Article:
Nelly Bassily | November 26, 2012
We hope that you found this week’s news stories inspiring – perhaps both personally and professionally. Our story from Comoros reminds us of the power of radio to change people’s attitudes, and to sometimes even encourage them to take decisions as important as getting an HIV test.
Our stories from Congo-Brazzaville and Malawi are profiles of the enduring human spirit. They demonstrate that with perseverance, support, and ingenuity, people can overcome challenges as overwhelming as being evicted from family land or coping with a diminished capacity to work.
What sorts of programs has your radio station broadcast on the topic of HIV and people living with HIV and AIDS? Are you planning any special programming for World AIDS Day on December 1st? Please join us at Barza – Farm Radio International’s social media site for African broadcasters – to talk about your programs and hear what other stations are doing. (If you’re not yet a Barza user, registration is free and only takes a moment at: http://www.barzaradio.com/account/register)
The following section provides advice and ideas on creating programs that deal with HIV and AIDS, and important messages that your programs can pass on.
-Involve people living with HIV and AIDS in your broadcasts. Encourage them to tell their stories on the radio. Withhold their identity if they prefer to remain anonymous.
-Remember that the media can stigmatize people living with HIV and AIDS, and try to avoid this pitfall. For example, radio has a responsibility to notify the public that HIV and AIDS is not a punishment for bad behaviour!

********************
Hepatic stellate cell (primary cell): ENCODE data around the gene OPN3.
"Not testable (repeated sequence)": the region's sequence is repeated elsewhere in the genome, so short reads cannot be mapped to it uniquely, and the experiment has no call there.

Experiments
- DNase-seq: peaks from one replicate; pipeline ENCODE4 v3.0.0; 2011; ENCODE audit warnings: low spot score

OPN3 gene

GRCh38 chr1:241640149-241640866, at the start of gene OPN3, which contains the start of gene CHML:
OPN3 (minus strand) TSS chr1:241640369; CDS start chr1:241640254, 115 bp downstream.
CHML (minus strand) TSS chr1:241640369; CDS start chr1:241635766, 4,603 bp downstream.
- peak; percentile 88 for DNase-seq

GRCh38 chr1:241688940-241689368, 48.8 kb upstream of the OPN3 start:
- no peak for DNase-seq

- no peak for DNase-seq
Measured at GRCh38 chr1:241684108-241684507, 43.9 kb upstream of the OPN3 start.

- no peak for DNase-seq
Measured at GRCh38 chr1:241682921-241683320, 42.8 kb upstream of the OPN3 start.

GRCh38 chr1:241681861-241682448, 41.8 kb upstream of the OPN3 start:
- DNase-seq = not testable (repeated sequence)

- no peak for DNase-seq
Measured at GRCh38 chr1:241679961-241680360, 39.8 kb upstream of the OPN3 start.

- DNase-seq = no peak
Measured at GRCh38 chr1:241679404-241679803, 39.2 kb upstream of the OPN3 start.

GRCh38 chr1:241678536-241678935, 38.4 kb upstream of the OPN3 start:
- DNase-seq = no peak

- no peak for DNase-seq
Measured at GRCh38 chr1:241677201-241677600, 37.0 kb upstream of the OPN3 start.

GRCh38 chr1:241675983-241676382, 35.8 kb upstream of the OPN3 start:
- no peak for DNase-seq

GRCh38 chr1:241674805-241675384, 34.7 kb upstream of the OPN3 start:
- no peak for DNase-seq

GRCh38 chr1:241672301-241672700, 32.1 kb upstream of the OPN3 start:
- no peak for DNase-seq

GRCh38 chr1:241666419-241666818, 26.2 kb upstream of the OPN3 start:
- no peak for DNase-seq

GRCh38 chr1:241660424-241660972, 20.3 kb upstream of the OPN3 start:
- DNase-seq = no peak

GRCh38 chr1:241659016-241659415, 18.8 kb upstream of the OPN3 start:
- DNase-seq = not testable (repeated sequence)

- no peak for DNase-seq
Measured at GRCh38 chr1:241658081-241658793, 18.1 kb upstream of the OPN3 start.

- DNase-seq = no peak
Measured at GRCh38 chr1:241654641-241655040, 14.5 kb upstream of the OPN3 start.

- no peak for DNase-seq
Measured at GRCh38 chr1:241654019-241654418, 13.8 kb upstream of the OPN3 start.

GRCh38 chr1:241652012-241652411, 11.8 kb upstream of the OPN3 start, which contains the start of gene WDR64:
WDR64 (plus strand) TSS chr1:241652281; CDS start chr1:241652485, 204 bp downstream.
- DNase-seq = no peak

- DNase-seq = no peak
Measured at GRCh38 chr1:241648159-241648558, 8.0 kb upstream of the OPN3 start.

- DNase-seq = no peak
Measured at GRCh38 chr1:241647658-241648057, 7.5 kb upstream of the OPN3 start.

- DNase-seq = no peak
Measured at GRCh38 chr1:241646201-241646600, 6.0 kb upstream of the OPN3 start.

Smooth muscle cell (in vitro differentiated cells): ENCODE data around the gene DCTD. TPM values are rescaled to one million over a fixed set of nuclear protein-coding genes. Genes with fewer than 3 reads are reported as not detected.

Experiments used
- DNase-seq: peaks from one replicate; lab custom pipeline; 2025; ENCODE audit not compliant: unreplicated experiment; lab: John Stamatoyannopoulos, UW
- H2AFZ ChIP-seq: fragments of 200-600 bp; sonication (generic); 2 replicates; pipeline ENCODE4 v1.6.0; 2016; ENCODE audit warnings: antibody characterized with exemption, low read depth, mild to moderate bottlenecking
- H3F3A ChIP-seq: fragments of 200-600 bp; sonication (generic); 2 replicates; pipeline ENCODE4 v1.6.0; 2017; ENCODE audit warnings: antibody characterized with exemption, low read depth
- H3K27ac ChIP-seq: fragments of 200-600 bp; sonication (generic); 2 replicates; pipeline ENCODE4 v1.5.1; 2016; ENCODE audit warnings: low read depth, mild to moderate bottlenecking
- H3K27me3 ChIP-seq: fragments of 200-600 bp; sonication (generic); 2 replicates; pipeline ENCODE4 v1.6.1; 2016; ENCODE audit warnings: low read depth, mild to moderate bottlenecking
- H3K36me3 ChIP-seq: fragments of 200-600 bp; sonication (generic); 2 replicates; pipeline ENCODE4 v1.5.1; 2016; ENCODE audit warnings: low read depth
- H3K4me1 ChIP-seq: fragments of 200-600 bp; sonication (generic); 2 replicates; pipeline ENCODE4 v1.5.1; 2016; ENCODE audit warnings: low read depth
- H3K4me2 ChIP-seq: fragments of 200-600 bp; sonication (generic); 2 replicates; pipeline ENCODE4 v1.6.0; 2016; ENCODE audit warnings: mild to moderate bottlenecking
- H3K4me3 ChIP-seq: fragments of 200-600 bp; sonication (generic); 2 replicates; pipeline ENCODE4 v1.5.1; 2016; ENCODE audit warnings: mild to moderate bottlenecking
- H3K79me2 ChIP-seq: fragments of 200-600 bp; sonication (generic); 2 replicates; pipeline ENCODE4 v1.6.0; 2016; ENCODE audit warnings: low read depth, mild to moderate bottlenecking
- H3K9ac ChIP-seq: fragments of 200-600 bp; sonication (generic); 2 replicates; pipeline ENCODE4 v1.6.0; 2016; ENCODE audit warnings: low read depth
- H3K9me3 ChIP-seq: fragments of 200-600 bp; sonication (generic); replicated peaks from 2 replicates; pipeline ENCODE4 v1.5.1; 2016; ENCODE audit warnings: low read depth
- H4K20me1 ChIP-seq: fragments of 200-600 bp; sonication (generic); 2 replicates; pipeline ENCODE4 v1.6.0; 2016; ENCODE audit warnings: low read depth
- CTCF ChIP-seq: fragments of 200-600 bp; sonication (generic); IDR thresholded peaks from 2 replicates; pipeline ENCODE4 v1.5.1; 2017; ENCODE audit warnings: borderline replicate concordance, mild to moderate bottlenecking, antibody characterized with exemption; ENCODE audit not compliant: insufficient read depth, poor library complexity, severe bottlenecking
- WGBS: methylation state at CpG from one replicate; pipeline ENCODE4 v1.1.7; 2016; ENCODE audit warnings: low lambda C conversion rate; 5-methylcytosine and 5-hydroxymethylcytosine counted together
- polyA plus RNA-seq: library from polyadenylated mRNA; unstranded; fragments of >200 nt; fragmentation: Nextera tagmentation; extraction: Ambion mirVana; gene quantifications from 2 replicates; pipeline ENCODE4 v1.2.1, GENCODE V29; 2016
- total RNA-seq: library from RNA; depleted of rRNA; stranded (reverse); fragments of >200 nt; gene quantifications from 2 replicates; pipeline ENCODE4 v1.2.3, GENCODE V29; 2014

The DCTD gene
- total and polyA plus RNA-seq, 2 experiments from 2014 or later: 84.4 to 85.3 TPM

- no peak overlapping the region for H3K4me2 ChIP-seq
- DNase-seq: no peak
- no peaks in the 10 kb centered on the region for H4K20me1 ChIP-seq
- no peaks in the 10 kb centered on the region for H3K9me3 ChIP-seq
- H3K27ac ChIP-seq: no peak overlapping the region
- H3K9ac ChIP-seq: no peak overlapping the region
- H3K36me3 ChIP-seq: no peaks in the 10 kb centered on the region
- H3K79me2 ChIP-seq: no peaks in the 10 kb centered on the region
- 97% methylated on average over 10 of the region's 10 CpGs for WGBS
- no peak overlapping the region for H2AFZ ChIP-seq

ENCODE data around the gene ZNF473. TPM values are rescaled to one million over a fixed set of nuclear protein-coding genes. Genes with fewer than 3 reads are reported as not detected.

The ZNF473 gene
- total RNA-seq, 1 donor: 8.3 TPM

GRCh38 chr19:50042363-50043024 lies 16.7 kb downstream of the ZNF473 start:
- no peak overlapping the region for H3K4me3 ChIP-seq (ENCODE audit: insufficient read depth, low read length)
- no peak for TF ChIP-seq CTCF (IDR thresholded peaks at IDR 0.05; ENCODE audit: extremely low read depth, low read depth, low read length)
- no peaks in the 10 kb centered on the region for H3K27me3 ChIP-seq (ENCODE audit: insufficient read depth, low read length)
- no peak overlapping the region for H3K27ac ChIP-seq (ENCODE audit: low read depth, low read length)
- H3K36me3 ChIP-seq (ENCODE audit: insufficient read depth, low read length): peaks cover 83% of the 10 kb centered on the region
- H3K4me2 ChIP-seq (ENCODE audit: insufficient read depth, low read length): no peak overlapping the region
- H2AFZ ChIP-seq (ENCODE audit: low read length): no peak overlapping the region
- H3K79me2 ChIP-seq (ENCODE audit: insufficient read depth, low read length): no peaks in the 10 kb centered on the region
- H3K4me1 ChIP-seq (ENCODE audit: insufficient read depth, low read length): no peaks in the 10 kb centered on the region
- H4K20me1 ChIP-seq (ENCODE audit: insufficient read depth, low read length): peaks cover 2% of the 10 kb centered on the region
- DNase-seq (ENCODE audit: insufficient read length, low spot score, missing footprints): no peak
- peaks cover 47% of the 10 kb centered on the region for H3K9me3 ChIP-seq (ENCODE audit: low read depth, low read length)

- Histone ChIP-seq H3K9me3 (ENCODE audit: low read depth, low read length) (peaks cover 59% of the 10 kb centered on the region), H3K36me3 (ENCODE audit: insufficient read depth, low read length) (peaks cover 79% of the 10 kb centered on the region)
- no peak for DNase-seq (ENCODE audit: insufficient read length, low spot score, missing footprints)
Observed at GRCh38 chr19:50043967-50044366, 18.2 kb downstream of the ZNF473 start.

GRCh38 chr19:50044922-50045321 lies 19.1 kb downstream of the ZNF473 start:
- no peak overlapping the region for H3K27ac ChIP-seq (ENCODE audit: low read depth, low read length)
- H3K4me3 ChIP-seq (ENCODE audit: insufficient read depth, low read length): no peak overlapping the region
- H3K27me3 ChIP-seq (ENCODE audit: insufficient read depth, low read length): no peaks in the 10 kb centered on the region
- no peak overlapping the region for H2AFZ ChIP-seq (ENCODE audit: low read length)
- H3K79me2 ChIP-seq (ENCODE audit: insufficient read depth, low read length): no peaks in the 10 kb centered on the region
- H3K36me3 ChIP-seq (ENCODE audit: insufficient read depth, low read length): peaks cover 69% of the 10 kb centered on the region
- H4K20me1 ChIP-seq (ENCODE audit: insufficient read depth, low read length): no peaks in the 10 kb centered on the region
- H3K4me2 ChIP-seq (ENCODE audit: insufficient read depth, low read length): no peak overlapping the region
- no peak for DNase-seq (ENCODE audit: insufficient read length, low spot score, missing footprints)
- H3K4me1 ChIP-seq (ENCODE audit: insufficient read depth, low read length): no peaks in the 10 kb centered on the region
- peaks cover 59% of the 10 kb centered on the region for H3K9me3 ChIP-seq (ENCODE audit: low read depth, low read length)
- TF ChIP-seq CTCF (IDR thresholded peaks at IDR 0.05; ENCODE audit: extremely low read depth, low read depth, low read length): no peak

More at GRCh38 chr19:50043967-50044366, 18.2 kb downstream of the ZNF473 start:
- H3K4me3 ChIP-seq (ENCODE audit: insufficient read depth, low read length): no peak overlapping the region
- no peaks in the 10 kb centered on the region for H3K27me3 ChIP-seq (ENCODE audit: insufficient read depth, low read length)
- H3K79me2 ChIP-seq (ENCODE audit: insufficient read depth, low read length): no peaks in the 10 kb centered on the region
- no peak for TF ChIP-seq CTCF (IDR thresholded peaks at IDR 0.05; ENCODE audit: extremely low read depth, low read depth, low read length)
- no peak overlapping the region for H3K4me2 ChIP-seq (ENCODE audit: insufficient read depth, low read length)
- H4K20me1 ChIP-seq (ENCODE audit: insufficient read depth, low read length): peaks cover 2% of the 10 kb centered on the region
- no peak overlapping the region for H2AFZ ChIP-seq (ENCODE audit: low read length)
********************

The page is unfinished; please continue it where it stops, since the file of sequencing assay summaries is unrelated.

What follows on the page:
-Work with health professionals when preparing programs about the health aspects of HIV and AIDS. You need reliable sources in order to disseminate useful broadcasts and to avoid spreading misinformation.
-Work with NGOs to amplify their work and yours. In particular, identify and work with traditional theatre and other groups that use effective ways to reach local people. Dramatizations are most effective when they are followed by a discussion or a call-in show.
-Get support from upper management. Explain to supervisors that radio programming can save people’s lives, that there has never been a challenge like HIV before, and that no country can afford to ignore it.
-Be bold in taking risks and pushing limits. There is a natural shyness when it comes to talking about sexual relations. But it is impossible to deal effectively with HIV and AIDS without discussing sex openly and frankly. You might take a little heat, but remember that what you are doing can help to save lives. In too many places, a conspiracy of silence has allowed HIV to infect and result in the deaths of millions, and impact every aspect of human life.
-Involve youth. Young people are one of the hardest groups to reach. No one can communicate with youth better than youth itself. Teach young people basic radio production skills and encourage them to develop their own programming. Their programs will be more interesting and attractive to youth.
-Involve adults when you develop programs for youth. Form an advisory committee of parents and community leaders, including religious leaders. This will reduce the chances of strong opposition to the programs.
-Incorporate messages about HIV and AIDS into programming on other issues. It is important not to address HIV and AIDS in isolation. In some places it is regarded as a taboo subject, or people have become numb to HIV and AIDS messages and have stopped listening.